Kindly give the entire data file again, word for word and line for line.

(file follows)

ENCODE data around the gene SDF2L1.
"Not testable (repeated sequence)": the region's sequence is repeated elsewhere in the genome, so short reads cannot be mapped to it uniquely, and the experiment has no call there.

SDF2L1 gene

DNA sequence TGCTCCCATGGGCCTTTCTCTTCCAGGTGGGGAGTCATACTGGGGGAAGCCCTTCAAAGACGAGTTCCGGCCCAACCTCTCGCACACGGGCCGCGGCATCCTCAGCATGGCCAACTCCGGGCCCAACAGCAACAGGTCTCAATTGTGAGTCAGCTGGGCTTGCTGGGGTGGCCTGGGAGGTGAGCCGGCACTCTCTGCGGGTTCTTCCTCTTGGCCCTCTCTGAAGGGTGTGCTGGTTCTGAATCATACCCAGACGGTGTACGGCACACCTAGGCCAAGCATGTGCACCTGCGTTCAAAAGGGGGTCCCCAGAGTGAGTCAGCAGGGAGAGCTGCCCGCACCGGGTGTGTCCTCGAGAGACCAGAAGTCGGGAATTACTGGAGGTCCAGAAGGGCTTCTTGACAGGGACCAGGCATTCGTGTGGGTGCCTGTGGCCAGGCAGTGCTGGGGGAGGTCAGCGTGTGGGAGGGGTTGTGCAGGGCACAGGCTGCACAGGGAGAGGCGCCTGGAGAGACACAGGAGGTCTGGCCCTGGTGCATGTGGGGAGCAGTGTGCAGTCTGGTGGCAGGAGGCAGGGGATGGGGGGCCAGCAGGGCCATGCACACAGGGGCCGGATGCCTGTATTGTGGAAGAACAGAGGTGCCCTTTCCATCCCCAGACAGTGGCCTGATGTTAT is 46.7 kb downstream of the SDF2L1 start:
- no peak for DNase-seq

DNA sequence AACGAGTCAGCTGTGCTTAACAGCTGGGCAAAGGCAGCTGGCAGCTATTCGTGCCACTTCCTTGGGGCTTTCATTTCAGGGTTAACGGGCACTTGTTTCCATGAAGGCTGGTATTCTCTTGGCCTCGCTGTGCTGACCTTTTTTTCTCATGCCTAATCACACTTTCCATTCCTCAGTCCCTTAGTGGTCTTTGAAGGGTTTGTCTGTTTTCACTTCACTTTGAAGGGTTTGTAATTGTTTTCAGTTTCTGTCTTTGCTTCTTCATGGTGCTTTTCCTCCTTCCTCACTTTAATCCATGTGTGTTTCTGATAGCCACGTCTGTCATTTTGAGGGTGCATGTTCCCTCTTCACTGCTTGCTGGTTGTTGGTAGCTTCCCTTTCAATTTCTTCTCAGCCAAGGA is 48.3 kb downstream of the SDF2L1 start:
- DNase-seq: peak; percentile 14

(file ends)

ENCODE data around the gene SDF2L1.
"Not testable (repeated sequence)": the region's sequence is repeated elsewhere in the genome, so short reads cannot be mapped to it uniquely, and the experiment has no call there.

SDF2L1 gene

DNA sequence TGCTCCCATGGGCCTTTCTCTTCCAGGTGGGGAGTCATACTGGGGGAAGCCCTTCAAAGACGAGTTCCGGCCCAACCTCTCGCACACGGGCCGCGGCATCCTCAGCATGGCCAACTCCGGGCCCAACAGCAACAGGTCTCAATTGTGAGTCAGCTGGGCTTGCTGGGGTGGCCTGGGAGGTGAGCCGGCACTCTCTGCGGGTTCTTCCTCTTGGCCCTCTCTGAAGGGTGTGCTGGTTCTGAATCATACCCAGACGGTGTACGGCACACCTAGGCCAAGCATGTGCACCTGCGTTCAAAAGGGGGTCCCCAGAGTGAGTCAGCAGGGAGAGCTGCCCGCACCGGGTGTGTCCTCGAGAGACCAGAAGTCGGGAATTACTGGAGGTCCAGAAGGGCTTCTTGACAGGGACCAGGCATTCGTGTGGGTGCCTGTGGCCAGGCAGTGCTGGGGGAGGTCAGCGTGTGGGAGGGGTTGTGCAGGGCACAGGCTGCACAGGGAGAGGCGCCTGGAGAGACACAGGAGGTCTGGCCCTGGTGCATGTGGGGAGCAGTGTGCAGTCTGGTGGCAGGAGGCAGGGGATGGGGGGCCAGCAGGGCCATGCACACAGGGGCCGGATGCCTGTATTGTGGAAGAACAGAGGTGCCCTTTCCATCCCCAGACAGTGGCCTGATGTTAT is 46.7 kb downstream of the SDF2L1 start:
- no peak for DNase-seq

DNA sequence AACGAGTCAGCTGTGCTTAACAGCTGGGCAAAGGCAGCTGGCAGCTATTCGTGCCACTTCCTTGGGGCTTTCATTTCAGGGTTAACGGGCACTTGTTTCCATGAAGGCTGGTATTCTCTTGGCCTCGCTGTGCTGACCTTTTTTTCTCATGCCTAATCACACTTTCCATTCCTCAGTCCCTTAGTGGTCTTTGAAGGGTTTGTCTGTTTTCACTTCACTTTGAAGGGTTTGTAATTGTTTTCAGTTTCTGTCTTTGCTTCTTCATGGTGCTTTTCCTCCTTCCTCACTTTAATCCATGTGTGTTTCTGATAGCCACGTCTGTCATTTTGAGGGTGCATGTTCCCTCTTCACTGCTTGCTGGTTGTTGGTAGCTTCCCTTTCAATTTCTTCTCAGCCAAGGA is 48.3 kb downstream of the SDF2L1 start:
- DNase-seq: peak; percentile 14